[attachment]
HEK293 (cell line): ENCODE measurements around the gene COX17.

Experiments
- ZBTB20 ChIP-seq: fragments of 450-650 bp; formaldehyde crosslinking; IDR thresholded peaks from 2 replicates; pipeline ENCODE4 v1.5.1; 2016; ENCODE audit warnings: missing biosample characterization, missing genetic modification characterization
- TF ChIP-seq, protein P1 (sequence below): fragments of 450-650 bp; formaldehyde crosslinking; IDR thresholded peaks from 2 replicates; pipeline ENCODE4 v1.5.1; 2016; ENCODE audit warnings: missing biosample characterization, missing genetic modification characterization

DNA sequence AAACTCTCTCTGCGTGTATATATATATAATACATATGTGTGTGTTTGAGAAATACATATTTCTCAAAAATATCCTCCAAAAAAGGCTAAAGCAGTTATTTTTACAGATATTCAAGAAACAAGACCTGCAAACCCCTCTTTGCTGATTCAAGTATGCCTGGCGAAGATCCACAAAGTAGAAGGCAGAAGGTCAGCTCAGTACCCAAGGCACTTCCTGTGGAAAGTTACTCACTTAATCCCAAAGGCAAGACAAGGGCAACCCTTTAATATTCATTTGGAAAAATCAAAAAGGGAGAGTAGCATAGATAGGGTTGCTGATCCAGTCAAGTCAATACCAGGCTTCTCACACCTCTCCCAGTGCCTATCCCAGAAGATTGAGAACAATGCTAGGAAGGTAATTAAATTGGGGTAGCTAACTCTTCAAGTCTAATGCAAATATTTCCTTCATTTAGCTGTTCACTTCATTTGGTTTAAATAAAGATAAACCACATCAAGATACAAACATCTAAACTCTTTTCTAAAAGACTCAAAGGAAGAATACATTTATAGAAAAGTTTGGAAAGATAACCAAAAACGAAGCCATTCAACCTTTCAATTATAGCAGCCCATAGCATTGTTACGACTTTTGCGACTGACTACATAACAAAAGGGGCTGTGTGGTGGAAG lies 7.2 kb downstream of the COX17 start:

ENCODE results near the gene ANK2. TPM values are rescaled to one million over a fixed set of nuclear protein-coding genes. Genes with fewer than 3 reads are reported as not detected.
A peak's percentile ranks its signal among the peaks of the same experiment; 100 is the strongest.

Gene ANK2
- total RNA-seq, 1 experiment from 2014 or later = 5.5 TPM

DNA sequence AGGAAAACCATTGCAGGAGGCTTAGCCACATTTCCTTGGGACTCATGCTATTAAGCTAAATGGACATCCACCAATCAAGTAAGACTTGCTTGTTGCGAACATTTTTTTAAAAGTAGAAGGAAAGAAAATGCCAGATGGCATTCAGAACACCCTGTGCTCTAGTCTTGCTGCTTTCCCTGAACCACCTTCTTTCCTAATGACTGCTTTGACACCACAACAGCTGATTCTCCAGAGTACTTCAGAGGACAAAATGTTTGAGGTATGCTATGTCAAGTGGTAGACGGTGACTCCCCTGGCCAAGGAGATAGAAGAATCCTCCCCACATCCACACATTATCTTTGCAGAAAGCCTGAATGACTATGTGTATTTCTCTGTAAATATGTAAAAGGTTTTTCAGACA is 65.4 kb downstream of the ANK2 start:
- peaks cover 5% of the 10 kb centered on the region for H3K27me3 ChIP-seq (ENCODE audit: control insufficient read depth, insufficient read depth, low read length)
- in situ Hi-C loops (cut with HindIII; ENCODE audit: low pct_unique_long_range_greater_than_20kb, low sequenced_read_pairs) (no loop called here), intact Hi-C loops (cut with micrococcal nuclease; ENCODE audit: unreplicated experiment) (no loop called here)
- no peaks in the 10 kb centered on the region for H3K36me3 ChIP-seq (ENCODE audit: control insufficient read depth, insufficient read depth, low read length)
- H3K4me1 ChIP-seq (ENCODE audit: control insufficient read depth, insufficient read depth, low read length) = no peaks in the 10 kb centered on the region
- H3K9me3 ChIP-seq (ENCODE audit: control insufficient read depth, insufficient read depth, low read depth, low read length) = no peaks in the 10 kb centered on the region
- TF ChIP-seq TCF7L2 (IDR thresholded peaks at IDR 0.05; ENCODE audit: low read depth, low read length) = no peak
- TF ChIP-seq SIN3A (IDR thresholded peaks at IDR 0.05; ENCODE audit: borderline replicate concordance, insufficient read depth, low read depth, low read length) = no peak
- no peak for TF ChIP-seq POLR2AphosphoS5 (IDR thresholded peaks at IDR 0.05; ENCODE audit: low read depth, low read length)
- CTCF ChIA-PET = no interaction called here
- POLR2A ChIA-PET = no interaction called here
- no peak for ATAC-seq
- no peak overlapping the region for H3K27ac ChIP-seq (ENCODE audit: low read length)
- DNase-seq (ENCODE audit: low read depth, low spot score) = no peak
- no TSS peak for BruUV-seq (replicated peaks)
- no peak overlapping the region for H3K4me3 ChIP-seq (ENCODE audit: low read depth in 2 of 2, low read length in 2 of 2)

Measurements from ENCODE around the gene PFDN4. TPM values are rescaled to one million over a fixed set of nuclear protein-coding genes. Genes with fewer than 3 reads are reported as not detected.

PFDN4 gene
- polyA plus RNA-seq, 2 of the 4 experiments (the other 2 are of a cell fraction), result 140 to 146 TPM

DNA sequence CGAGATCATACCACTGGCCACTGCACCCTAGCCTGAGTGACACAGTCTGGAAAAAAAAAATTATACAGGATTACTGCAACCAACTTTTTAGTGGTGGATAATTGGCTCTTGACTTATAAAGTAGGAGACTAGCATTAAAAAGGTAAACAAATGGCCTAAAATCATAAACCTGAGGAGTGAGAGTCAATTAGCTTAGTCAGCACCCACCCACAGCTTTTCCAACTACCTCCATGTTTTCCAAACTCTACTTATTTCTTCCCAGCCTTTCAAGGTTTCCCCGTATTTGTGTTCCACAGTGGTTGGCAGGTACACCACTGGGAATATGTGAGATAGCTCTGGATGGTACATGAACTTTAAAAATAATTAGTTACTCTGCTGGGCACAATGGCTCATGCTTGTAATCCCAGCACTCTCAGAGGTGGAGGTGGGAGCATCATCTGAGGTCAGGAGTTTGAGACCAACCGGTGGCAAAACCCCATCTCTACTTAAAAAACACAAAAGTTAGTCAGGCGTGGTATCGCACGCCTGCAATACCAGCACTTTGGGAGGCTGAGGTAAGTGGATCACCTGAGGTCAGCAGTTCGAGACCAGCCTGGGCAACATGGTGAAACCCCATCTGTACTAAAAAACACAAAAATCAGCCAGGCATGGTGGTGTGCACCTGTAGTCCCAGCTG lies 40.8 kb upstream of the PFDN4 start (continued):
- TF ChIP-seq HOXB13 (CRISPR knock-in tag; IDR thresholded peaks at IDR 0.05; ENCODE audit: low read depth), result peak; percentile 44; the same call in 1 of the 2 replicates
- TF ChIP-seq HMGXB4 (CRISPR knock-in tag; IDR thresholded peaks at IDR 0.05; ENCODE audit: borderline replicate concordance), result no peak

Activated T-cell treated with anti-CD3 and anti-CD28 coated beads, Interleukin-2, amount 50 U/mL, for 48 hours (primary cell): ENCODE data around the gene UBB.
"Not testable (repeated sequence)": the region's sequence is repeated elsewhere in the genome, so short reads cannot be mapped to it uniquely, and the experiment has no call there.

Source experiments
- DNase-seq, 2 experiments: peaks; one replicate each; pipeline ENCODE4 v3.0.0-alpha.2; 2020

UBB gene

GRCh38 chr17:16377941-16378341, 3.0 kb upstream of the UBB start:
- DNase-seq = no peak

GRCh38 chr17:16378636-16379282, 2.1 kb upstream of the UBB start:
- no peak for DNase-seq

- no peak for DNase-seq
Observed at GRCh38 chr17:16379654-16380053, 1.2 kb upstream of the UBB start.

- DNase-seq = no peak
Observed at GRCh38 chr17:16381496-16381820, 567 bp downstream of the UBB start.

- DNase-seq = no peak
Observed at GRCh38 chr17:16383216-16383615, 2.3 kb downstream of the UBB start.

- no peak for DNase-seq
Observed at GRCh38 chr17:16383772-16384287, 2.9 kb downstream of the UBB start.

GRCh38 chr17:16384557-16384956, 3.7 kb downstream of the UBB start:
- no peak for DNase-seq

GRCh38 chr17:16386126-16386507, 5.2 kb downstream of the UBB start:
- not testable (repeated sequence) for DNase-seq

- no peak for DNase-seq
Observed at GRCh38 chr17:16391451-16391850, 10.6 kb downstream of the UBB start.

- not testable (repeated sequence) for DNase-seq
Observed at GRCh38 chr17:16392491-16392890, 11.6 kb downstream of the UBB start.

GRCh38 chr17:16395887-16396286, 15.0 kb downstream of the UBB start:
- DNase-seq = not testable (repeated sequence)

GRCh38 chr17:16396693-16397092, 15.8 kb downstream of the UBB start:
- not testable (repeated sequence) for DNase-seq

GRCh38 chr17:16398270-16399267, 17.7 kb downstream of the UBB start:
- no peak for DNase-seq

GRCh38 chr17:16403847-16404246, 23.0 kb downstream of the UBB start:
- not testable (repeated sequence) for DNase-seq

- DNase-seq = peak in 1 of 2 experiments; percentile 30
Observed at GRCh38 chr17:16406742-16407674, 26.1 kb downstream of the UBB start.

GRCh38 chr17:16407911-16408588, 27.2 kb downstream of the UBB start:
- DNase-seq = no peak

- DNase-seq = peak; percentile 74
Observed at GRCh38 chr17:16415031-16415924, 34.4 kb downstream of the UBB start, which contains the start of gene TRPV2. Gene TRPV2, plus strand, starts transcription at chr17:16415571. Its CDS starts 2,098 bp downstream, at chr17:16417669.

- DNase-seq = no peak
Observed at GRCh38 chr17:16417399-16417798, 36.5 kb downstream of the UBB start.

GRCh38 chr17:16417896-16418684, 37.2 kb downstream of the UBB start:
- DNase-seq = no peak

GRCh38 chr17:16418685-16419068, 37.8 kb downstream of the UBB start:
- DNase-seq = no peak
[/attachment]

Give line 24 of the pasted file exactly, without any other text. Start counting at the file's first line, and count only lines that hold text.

- no TSS peak for BruUV-seq (replicated peaks)